In addition to the Neo4j database the project consists of a Java based Spring Boot application to consume messages from an AMQP-Broker (RabbitMQ). The application will process the messages and the containing data to save it to the Neo4j database. All related system parts are deployed as containers to a project specific namespace in the Kubernetes cluster. As developers we declare our container using a deployment. It includes container dependencies and configurations. The containers are grouped into pods. We can easily manage their lifecycle-manage by scaling the pods as needed.
Deploying Neo4j into Kubernetes
If you want to deploy a Neo4j database to your Kubernetes cluster, the easiest option is to download the neo4j 4.4.16 image from Dockerhub. This image includes the database and a web front-end to access the data. This web frontend will be used through a service. We can define the service as follows:
Further we define a stateful set to manage our Neo4j database pod. It will keep the pod and related network identifiers stable and will use a persistent storage. To achieve storage persistence we connect the storage to a Persistent Volume Claim (PVC). This PVC can be used to persist/store the data even when the Pod including the Neo4j database is restarted. When restarting the pod a new Neo4j instance will be created accessing the persisted data. By declaring read and write-access to “ReadWriteOnce” we define the pod to be the exclusive consumer of the PVC.
As previously mentioned the database is mainly accessed using the web front-end. For this reason we introduced the name of the front-end service to the database.
APOC (Awesome Procedures On Cypher) adds procedures for importing and exporting data to files but also includes some graph data science algorithms. The APOC-library is already packaged within the Neo4j image placed in the libs-folder. We therefore use an Init Container to copy the library before server-startup to the plugins folder. Init Containers are some sort of specialised containers that run and terminate prior to the app containers. We can use them to set-up up the app container.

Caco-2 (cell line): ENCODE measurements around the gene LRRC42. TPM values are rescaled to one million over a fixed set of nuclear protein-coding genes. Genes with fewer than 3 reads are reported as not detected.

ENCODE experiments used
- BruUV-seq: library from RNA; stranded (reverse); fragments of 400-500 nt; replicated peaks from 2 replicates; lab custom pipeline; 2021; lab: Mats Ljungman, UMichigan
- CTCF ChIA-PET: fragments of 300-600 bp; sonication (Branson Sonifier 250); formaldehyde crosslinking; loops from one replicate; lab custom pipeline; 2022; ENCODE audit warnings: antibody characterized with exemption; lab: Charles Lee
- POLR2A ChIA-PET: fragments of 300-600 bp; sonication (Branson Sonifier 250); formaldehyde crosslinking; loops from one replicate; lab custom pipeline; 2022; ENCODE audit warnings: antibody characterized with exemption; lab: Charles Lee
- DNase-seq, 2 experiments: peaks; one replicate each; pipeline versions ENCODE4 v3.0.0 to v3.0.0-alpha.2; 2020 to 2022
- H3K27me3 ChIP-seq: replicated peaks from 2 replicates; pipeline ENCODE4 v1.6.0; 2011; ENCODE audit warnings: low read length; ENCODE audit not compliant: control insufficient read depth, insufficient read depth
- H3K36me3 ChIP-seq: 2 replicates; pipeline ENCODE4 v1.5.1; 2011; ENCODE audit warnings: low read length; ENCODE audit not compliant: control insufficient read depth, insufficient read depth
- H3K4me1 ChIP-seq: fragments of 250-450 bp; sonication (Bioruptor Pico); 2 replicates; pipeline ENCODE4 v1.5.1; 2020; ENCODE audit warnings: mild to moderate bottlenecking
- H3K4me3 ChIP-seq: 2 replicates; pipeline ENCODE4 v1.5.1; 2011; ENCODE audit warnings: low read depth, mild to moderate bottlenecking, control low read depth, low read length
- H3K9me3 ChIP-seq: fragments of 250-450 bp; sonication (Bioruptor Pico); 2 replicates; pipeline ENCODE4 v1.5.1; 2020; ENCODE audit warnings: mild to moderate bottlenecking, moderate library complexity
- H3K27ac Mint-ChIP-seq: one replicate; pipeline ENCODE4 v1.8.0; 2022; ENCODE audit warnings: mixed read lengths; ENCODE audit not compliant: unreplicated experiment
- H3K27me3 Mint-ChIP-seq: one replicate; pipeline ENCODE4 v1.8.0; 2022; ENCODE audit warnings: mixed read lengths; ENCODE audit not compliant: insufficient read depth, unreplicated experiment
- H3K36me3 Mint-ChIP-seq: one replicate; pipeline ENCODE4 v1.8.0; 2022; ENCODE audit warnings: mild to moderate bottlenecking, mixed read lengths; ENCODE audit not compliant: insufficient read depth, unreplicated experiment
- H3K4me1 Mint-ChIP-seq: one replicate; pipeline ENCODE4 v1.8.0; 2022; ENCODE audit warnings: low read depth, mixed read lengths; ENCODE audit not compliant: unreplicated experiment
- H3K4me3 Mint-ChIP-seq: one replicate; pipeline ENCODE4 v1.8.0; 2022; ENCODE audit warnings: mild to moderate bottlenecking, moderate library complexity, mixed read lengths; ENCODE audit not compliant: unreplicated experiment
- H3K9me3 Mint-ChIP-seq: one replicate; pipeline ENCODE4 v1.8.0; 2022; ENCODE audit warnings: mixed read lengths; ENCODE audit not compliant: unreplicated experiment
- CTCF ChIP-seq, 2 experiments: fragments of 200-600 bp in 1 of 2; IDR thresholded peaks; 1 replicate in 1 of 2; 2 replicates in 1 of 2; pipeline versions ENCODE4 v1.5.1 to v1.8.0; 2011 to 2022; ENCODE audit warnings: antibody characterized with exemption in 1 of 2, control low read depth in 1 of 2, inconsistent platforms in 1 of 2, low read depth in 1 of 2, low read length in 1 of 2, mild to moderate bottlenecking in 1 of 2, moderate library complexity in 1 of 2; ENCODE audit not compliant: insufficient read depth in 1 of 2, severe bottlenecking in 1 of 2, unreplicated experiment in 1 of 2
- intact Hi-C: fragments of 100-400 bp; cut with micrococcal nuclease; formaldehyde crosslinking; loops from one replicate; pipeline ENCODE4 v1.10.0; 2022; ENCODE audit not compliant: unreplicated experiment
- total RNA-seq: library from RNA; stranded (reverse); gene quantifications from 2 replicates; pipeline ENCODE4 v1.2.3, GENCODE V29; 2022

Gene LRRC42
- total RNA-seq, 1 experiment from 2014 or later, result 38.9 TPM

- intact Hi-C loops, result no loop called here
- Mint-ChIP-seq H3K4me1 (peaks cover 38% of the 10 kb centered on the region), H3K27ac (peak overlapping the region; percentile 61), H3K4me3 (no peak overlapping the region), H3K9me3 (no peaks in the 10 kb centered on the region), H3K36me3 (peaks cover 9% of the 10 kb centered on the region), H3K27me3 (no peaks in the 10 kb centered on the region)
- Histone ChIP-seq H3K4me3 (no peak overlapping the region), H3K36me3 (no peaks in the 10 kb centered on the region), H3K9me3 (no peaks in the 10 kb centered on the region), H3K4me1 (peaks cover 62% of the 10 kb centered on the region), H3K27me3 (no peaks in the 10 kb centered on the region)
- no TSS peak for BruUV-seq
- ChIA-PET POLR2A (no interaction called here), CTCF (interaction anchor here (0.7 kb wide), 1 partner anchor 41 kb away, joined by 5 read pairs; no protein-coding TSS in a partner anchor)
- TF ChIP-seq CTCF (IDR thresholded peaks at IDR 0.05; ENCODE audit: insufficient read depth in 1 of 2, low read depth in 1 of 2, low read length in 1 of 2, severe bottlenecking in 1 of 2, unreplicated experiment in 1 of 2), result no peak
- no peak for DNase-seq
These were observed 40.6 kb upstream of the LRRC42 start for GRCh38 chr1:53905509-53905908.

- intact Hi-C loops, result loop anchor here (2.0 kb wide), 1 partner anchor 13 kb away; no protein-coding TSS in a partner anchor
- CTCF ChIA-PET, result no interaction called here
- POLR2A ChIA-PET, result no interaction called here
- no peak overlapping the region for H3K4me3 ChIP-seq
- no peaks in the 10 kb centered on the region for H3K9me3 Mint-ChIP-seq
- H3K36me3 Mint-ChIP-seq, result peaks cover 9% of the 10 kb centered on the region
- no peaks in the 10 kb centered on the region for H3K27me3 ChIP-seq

We also use Kubernetes secrets and sealed secrets for handling administrator credentials. By referencing the secret from the database deployment, it can be accessed and processed by Neo4j. The related secret is defined as follows:
Our secret is called my-neo4j-secret and contains three variables to be used in the Neo4j configuration. Those are: Username, Password and Authentication, which is a combination of username/password. Remember that when defining them in the data section all of these need to be base64 encoded. If you safe your code to a repository you may seal this secret and check in the sealed secret only.
Further on we defined some environment variables and inject these into the container for Neo4j related configurations. The advertised address is displayed and auto-inserted in the Neo4j web front-end, so that it is unnecessary for the user to fill in this field by hand. We defined the advertised address for the specific case of using the bolt connector since we access the server using the bolt protocol. With the dbms_allowlist we can unlock the usage of APOC-procedures. In this setup we allow to execute all APOC-procedure. After that you can finally deploy your Neo4j database configuration to the Kubernetes cluster.
Continue reading: This article is part 1 of a series of 5 articles on Neo4j. The next articles include: Migration to Neo4j 4.4, Backing up Neo4j Community Edition, Creating your own Neo4j image, Presenting Data with NeoDash.